However for me, despite early detection and aggressive treatment of the disease with surgery, chemo, radium and AIs, I have been unfortunate to have the disease progress to being metastatic 3 years after it was diagnosed. This happened despite being told I would be fine,  live till I am 90 and be just like others who never got bc.  

    I think many forget that despite all the treatment, even if identified early and awareness of breast density, the cancer can still progress to being metastatic. So yes detect early and raise awareness about risk including density etc but we still need more research for treatments. 
     
  • Mez_BCNA
    Mez_BCNA Administrator, Staff, Member, Moderator Posts: 921
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    Relevant to your discussion and from BCNA social posts recently @arpie


    The Royal Australian and New Zealand College of Radiologists (RANZCR) has recently published a position statement on breast density.
    BCNA and the RANZCR believe telling people about breast density should be a routine part of breast screening across Australia to help people manage their risk. Currently it is only reported
    in some states and territories.
    About 40 per cent of women in Australia have increased breast density – this is the amount of fibrous and glandular tissue in a woman’s breasts compared with the amount of fatty tissue
    in the breast.
    Breast density can make it harder to identify breast cancer on a mammogram and is also its own risk factor for breast cancer.
    We will be working alongside partner organisations to advocate for improvements to Australia’s breast screening to make it more personalised based on individual risk, which can include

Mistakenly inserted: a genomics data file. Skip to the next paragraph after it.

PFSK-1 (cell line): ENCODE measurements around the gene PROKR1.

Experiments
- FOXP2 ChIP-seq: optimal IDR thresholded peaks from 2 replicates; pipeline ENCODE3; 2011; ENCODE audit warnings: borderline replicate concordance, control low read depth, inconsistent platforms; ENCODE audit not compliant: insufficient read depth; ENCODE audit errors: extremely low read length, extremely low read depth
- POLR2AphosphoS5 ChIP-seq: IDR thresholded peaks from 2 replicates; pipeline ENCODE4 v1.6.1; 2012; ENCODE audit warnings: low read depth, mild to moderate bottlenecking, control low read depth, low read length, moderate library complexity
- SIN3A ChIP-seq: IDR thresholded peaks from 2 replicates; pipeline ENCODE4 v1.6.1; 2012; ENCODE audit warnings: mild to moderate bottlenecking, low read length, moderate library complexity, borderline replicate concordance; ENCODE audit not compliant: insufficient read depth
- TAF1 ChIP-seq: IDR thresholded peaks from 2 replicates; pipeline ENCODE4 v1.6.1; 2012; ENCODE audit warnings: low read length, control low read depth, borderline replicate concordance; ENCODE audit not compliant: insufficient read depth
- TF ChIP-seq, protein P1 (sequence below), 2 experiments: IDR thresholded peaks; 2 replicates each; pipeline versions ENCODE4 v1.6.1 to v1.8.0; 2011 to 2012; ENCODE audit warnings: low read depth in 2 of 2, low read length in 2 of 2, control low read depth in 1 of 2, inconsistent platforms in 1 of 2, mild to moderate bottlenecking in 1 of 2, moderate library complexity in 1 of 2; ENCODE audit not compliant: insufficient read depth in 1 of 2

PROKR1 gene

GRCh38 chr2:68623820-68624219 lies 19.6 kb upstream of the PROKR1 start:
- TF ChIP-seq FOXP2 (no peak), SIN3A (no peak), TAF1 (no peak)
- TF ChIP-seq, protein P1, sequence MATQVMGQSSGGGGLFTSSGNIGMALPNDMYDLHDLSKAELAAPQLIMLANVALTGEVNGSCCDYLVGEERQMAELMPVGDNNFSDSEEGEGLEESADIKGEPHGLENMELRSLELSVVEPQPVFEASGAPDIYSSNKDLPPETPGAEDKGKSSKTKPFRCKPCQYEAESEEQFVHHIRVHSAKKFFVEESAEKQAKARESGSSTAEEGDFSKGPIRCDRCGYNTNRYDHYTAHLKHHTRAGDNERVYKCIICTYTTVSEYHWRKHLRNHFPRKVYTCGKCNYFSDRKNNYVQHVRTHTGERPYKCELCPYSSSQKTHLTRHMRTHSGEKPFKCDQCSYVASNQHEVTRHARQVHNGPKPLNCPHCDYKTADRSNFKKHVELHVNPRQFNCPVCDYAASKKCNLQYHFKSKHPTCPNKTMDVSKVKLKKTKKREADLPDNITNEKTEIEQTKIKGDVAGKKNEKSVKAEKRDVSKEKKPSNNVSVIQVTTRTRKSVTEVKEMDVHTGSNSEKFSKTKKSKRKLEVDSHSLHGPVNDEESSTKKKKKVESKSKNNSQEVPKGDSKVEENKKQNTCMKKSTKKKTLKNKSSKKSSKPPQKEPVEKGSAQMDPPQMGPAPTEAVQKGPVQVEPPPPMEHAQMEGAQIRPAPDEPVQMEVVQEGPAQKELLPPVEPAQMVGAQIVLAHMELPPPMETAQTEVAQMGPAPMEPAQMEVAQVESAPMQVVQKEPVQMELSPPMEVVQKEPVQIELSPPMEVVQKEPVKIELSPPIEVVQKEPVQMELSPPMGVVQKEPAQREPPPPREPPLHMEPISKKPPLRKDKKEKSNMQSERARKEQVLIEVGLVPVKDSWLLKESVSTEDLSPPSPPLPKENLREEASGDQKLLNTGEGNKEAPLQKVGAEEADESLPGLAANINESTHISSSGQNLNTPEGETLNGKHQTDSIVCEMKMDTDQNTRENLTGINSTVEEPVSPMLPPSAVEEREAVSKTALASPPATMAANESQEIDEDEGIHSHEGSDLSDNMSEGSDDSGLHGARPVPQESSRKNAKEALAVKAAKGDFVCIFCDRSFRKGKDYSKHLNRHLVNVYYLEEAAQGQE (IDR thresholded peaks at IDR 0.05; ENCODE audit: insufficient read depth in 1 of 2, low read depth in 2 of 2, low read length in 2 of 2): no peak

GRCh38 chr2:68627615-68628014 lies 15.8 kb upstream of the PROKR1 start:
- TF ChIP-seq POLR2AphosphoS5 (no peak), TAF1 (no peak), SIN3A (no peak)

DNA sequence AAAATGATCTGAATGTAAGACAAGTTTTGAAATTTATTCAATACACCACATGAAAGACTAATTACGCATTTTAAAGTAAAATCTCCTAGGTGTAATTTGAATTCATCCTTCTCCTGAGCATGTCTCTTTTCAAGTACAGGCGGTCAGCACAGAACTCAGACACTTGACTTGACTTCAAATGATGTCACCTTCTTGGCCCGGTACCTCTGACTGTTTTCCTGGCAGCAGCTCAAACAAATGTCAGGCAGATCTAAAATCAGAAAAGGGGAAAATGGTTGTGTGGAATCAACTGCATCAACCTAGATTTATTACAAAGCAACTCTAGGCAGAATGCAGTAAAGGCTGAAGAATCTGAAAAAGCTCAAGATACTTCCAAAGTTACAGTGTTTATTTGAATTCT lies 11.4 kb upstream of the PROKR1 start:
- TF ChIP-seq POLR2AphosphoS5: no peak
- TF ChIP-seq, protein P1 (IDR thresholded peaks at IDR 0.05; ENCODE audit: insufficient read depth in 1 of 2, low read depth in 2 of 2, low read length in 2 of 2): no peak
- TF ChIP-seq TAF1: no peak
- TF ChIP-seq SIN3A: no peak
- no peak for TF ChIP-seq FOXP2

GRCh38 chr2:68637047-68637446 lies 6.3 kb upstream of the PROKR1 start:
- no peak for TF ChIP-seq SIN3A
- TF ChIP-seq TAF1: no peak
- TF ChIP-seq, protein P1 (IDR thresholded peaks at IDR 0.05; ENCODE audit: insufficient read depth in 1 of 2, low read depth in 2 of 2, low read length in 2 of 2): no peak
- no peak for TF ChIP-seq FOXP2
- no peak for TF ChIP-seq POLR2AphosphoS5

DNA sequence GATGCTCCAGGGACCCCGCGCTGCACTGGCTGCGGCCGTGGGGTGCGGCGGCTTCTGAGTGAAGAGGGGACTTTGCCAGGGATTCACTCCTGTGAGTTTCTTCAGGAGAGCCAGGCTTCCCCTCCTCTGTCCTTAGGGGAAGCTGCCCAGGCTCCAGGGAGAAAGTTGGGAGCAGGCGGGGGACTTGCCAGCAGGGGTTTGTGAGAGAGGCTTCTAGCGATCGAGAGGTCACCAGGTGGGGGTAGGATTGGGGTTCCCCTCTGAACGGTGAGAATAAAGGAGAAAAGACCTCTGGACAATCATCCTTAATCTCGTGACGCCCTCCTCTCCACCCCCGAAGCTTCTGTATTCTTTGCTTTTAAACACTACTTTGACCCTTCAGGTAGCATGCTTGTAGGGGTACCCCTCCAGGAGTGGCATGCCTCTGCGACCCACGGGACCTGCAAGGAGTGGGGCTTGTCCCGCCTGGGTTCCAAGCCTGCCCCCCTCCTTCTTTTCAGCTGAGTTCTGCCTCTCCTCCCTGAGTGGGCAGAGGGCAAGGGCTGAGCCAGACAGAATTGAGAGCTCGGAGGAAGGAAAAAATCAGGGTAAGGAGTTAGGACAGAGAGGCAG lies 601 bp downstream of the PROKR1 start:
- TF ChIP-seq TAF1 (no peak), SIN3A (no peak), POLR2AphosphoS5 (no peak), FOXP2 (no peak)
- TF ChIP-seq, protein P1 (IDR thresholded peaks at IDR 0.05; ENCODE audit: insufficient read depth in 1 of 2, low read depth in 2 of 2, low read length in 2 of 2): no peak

breast density.
    If you are worried about breast density, or any other breast cancer risk factors, ensure you speak to your GP.
    See here for the RANZCR position statement and recent media.
    May be an image of 2 people x-ray hospital and text that says SIEMENS  Breast Cancer Australia  Network SIEMENS

  • arpie
    arpie Member Posts: 7,742
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    Many thanks, @Mez_BCNA ... is the Sydney Morning Herald article the same article as in my top post?  You can't read the SMH one online unless you buy a subscription .... or if someone with a subscription could either screen shot it, or save it as a PDF, that would be awesome.

    As the RANZCR has already SAID that it should be mandated to advise patients of their risks if they have BC with dense breast tissue - why on earth are they waiting ANOTHER YEAR, discussing whether to or not?

    They've already made their statement saying YES, it needs to be done - and THEY ARE THE EXPERTS.  So, it doesn't make sense - and it only delays more women finding out their own breasts may be their downfall - and many with a more advanced BC diagnosis, straight up, possibly even terminal.  :(

    From last year on the ABC - another powerful article .... make sure you click on the 'drop down tags' too ..
    https://www.abc.net.au/news/health/2023-05-18/breast-density-cancer-screening-explainer/102338008?fbclid=IwAR0YRHufOYxb11pxpj5eGd9usEXNG9ve2D_-X3zeLCPhqvNtPrsE-7K4e4w

  • smillsbcna